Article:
Monday, 14 March 2016

Meat scarcity limits brain growth

Having considerable knowledge of anthropological history, I have long been sceptical of demands for veganism even on grounds of reduced greenhouse gas emissions. Free-market economics unanimously if without the tiniest fanfare says that vegetable protein even if it emits much less greenhouse gases is incomparably more labour- and land-inefficient than animal protein. History backs up this fact, showing that only on the best soils available to ancient farmers in Mesoamerica and Andean South America could humans de facto abandon animal food near completely, and even there it meant major nutritional deficiencies. Today, the best plant proteins come from regions that gained the majority of their protein from the rich seas of East Asia, nourished by rivers with huge sediment loads from the Asian mountains.
It is clear form this map that Australian-made (directly and indirectly) greenhouse pollution is tipping the planet to dangerous climate change. 1.5˚C above the “virgin” temperature mean is known to be the maximum level sustainable before irreversible ecological changes. Note the negative anomalies on the east coasts of the Northern Hemisphere due to continental westerly flow.
Now, as the results of Australia’s dreadful performance in greenhouse emissions and their reduction become even clearer, there will no doubt be major calls to abandon animal-based foods because their production involves an enormous carbon footprint from land clearing in Australia. However, the ideal of eliminating animal foods is one which I have long been sceptical of for nutritional reasons. Documentation – although implicit – of nutrient deficiencies in Eurasia being eliminated by increased affordability of meat after industrialisation is something I have been long aware of, for instance from being lectured about the minimum in human height before the Industrial Revolution.

This month, Nature authors Katherine D. Zink and Daniel E. Lieberman in their ‘Impact of meat and Lower Palaeolithic food processing techniques on chewing in humans’ are providing clear evidence that brain growth to present sizes in humans would be very difficult on anything approaching a vegan diet. They argue that, even after cooking developed, masticatory demands under a strictly vegan diet would be too high for brain growth to anything like present cranial capacities of races native to RoW (the world outside of Australia and Southern Africa). Time in ‘Sorry Vegans: Here’s How Meat-Eating Made Us Human’ shows masticatory energy consumption to be almost fifty percent greater under a vegan diet than under a diet that was one-third meat (smaller than the actual proportion of meat in the diet of almost all documented Enriched World hunter/gatherers).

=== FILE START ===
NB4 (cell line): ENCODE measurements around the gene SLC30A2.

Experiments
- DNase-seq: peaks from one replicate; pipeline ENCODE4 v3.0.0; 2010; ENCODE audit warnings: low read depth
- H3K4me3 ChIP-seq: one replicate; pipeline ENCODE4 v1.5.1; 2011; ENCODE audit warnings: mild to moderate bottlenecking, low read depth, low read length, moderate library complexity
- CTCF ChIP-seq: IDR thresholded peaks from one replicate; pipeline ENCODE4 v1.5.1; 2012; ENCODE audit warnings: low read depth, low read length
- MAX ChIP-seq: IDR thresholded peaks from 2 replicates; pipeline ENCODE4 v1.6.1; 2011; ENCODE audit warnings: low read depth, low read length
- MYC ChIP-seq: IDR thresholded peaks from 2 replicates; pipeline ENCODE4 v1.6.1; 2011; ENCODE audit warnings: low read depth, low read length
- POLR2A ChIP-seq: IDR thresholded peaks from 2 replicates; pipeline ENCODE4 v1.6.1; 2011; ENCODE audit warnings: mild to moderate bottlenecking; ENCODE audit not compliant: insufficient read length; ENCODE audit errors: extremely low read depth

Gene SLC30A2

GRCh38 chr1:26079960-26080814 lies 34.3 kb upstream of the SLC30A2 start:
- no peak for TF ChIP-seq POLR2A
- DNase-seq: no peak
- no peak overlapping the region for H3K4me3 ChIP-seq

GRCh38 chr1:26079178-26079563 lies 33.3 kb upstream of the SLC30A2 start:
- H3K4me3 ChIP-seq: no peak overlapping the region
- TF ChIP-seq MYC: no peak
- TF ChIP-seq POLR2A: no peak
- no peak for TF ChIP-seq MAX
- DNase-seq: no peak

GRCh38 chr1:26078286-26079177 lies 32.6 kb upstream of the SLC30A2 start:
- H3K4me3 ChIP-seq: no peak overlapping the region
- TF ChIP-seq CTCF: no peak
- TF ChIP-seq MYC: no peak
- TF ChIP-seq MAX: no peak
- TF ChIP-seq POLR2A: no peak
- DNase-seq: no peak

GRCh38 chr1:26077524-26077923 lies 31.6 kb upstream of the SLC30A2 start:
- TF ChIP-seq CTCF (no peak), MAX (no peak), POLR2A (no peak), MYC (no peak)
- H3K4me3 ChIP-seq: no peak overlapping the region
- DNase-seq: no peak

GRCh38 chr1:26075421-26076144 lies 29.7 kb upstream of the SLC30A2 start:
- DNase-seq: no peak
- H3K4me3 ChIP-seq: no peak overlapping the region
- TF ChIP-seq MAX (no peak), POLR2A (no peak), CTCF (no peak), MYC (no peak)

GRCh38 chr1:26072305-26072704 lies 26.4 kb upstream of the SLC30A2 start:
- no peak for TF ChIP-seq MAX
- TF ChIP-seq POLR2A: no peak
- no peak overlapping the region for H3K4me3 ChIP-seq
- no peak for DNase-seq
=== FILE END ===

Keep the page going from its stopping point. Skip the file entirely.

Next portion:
If we glance Richard Lynn’s studies of race differences in intelligence, it is extremely tempting to believe that, indeed, protein scarcity remains the limiting factor in brain growth. Observed genotypic IQs of Bushmen, Pygmies and Australian Aborigines range from 55 to 65, whereas those of RoW peoples range from 80 to 110. It’s indeed possible that these differences between ASA and RoW peoples are understated because:
  1. with most preindustrial RoW peoples, nutrient deficiencies are likely to affect IQ
    • however, Lynn’s data do suggest diet may have more effect on ASA peoples than RoW because variation between different studies is considerable among Australian Aborigines (52 to 74, which may reflect nutritional effects)
  2. partial desocialisation, or the elimination of cooperative breeding, which is the normal process upon movement of a cooperative species to more nutrient-rich soils (e.g. among the family colonising Eurasia Paridae from Africa) may influence RoW peoples especially in the Western Hemisphere, and produce less high IQ values
    • Lynn’s data do suggest possibility of partial desocialisation in the extratropical Americas as phenotypic IQs of Native Americans in Canada and the US are no higher than in Latin America
    • With Native Americans in Chile and Argentina, who lived on the richest soils of any subcontinent but were subject to a relentless “hierarchism as a revolt against nature” that made its flora and fauna the most undomesticable in the world and precluded civilised agricultural societies, no IQ data exist.
    • Cranial capacity data suggest higher IQs than other Native Americans, but not so high as Southern Cone Native Americans’ very rich soils, fertile seas and very largely animal-protein-based diets imply
  3. if what Zink and Lieberman say is true, it’s highly plausible that growth of intelligence was consistently limited or rolled back to the point of a bottleneck upon ancient African soils as humans exhausted the available animal protein. Protein scarcity woudl select for lower genotypic IQ, but this bottleneck was removed upon movement to richer European or Asian soils.
For all its unanswered questions, Time and Nature’s study remains fascinating for what they suggest about the history of human encephalisation.

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